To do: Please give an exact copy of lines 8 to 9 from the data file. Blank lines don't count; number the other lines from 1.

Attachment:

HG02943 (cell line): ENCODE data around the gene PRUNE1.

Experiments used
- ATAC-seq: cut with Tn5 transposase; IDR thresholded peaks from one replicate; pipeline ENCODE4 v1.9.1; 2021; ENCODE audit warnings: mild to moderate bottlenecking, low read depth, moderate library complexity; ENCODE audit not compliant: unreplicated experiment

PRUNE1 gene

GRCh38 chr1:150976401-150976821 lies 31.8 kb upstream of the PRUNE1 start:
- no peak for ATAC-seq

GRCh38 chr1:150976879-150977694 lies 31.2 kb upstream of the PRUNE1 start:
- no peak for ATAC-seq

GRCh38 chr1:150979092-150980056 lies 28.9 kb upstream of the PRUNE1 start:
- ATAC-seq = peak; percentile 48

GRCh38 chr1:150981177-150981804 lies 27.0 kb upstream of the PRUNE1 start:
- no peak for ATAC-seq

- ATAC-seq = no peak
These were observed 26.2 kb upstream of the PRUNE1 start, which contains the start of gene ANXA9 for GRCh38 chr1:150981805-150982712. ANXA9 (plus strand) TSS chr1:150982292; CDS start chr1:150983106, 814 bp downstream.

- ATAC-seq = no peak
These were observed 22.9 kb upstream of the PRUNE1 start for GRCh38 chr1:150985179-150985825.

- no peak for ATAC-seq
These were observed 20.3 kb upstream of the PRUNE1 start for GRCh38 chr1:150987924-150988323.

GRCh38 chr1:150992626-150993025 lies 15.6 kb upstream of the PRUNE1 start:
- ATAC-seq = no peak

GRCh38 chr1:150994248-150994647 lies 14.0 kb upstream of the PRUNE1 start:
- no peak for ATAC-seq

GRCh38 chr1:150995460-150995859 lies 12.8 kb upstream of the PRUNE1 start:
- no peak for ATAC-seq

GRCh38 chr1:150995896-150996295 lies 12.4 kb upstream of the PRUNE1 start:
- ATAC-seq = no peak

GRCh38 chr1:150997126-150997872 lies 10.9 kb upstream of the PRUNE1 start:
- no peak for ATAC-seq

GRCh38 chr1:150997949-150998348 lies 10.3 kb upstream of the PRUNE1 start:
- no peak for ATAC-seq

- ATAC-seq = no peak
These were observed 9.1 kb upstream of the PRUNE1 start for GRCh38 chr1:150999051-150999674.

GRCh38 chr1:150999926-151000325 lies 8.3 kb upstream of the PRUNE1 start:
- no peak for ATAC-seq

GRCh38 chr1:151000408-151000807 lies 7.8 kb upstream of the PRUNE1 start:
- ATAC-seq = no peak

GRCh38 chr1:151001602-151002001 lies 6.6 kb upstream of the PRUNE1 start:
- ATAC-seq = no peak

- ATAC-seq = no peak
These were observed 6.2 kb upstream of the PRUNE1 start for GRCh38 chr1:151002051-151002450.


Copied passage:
- no peak for ATAC-seq

GRCh38 chr1:150979092-150980056 lies 28.9 kb upstream of the PRUNE1 start: